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There are empty shops across Preston’s high streets and side streets but city can bounceback as lockdown eases

Posted on - 8th March, 2021 - 7:00am | Author - | Posted in - Business, Food & Drink, Fylde News, Health, Politics, Preston buildings & attractions, Preston City Centre, Preston Locations, Preston News, Ribble Valley News, South Ribble News, Wyre News
Empty stores on Preston high street. Pic: Lee Sutton
Empty stores on Preston high street. Pic: Lee Sutton

Due to current coronavirus restrictions many high street shops have been left empty.

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Current lockdown restrictions mean that only essential shops can be open.

This loss of trading has meant that many shops have gone out of business in the past 12 months.

However, Preston City Council deputy leader, councillor Peter Moss says that Covid is not the only reason for the decline in the use of Preston’s high street.

Read more: Parent company of St George’s Shopping Centre goes into administration

Cllr Moss said: “The days of it just being all retail are disappearing fast, that’s been exacerbated by Covid but certainly not the only reason. There was that decline in the retail prior to the Covid and prior to the pandemic.

“I think people still enjoy that physical nature of shopping but I don’t think it will be done in the same quantities as it did. So, I think we need to have a repurpose of the high street and try and find different things to do on the high street because I think that’s where people still want to be.

He suggested that shorter leases of shops are an option for future openings of stores.

He added: “One of the things I’ve been trying to suggest recently is that landlords and property owners that want long leases 10-15 years for businesses to move into that will have to change, people’s expectations will have to change.

“If you were thinking of about starting a shop would you take out a 15-year lease? No you wouldn’t.

“Now there’s a famous quote isn’t there something about it’s not always the strongest animal that survives, ‘it’s the one that’s the most adaptable to the change that will do so’ and I think that’s also true of the highstreet as well.”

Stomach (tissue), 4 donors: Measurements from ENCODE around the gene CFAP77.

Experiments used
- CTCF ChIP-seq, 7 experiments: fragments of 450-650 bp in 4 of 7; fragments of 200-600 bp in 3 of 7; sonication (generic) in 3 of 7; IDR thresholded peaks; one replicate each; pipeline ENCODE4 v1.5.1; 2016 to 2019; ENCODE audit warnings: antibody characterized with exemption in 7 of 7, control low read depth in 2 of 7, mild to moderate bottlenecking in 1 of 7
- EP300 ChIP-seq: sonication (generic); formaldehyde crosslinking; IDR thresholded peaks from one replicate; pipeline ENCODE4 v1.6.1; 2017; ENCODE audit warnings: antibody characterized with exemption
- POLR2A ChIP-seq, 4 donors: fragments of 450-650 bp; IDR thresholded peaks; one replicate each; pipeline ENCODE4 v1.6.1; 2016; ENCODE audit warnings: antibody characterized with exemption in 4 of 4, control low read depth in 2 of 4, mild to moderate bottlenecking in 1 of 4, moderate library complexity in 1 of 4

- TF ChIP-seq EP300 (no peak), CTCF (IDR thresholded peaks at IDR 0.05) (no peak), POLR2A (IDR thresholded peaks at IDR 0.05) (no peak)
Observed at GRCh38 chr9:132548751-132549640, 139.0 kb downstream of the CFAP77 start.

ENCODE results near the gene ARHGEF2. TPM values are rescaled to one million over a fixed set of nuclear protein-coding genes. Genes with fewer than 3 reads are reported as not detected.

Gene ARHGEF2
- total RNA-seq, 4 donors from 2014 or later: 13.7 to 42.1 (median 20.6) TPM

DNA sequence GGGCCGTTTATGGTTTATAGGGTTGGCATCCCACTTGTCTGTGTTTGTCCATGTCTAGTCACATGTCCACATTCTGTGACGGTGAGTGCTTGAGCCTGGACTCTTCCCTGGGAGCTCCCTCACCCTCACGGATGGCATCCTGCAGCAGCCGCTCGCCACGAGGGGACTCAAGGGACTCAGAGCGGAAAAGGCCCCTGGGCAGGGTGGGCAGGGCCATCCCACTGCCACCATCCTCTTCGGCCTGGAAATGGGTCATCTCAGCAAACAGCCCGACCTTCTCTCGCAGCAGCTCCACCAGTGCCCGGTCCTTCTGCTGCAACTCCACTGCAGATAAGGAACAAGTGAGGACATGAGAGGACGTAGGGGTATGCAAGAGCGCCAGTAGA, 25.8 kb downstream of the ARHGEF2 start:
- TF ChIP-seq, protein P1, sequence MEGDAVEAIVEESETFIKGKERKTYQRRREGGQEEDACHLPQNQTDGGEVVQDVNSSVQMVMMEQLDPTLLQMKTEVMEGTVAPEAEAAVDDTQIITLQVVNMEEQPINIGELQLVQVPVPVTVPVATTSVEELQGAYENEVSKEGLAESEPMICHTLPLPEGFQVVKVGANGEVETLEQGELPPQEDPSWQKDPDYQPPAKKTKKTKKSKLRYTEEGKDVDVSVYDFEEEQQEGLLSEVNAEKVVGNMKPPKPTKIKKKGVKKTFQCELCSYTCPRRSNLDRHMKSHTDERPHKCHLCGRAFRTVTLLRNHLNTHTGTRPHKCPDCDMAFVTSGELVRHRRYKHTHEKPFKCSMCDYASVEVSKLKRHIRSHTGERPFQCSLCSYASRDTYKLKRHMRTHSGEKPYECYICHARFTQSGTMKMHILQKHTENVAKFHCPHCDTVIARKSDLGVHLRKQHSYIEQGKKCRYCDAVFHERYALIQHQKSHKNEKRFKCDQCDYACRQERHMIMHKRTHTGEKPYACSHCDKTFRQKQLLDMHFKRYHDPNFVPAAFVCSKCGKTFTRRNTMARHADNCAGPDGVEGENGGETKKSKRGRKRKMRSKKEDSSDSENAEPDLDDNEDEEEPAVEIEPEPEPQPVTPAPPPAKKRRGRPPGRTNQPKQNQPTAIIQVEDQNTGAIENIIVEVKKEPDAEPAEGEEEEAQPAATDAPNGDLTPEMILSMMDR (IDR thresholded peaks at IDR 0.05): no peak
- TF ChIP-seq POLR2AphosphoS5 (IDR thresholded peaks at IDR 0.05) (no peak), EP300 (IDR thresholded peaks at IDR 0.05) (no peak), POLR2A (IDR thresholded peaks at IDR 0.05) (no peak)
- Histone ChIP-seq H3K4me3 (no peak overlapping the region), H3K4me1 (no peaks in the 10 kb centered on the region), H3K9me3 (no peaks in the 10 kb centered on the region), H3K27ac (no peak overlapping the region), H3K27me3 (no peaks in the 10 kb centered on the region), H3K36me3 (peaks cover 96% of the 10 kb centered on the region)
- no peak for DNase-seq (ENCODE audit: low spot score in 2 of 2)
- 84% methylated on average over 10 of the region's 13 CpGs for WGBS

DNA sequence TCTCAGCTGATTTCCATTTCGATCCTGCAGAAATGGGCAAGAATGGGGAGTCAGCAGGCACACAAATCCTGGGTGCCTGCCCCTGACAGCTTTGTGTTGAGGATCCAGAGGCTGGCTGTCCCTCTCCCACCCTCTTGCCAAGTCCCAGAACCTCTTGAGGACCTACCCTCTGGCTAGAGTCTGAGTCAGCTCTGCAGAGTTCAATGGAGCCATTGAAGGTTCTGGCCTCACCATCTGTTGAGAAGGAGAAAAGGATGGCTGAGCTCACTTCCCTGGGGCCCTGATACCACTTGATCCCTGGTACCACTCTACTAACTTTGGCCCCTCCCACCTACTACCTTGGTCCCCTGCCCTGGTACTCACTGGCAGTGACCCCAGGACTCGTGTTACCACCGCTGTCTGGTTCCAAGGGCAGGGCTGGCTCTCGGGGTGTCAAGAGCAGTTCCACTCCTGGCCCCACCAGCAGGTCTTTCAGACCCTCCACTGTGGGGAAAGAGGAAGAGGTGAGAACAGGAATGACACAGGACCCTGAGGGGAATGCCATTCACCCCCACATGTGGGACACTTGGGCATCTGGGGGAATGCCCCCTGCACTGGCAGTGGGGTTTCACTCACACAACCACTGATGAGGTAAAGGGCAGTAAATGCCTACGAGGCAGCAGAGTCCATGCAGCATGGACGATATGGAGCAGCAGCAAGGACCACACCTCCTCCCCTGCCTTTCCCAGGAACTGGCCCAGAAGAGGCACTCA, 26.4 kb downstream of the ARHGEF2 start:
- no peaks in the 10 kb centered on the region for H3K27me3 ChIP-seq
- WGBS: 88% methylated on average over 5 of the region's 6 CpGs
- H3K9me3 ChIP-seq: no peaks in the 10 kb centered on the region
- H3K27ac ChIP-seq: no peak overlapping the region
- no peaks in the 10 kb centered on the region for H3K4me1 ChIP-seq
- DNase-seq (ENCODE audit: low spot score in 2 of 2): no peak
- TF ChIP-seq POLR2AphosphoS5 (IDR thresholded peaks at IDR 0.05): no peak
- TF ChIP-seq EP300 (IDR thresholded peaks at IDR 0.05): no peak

After non-essential shops reopened in 2020 the public queued outside due to the amount of people wanting to shop in-person.

Preston's empty shops. Pic: Lee Sutton
Preston’s empty shops. Pic: Lee Sutton

Read more: £20.9m Towns Fund boost for Preston city centre projects including a Youth Zone

Mark Whittle, Director of Membership Services & Preston City Centre BID Manager said: “The number of empty properties rose nationally in the fourth quarter of 2020, as the impact of Covid restrictions continued to affect the high street.  The effects of local and national restrictions have made it even more difficult for retailers to operate effectively and profitably.”

“Vacant properties across the two main shopping areas of the city centre stand at 16% which is higher than pre-pandemic levels, but improved from a vacancy rate of 21% a decade ago.”

Mark added: “The loss of national brands from the high street has, and will continue to have an impact.  The way modern day consumers shop has changed dramatically, and the pandemic has forced more people to shop online.

“City centres will always play a huge part in the makeup of any town or city, and whilst Preston remains an attractive proposition when it comes to shopping and leisure, it must continue to evolve and adapt to ensure a strong future.”

Read more: Prestonians urged to stick to the rules as rates in the city remain double the national average

Restaurants are also only able to work as takeaways, meaning many without these facilities have had to close.

During Chancellor Rishi Sunak’s budget on Wednesday 3rd March it was announced that furlough would continue until September.

Preston has also been awarded £20.9m from the government’s Towns Fund for a series of city centre regeneration projects, including a previously-scrapped Youth Zone.

Cllr Moss said: ” I think it’s really helpful that [furlough has] not come to an end and I hope when September arrives again it’s not a cliff edge and there’s some type of taping system as that would be really silly in my opinion if it’s just ended on one day.

“Keep faith with us local businesses, shop local, use those local businesses, don’t always go to the big boys. We’ve got some fantastic shops and retail outlets that are local owned that are producing the goods for us.

“Bear with us in the short term but we will make sure that the high street is safe to reopen that our shops are safe to reopen and we will do our damnedest to make sure it is fit and ready for purpose when lockdown ends.”

Read more: Aldi and more retail and leisure at Cottam Hall Brickworks approved

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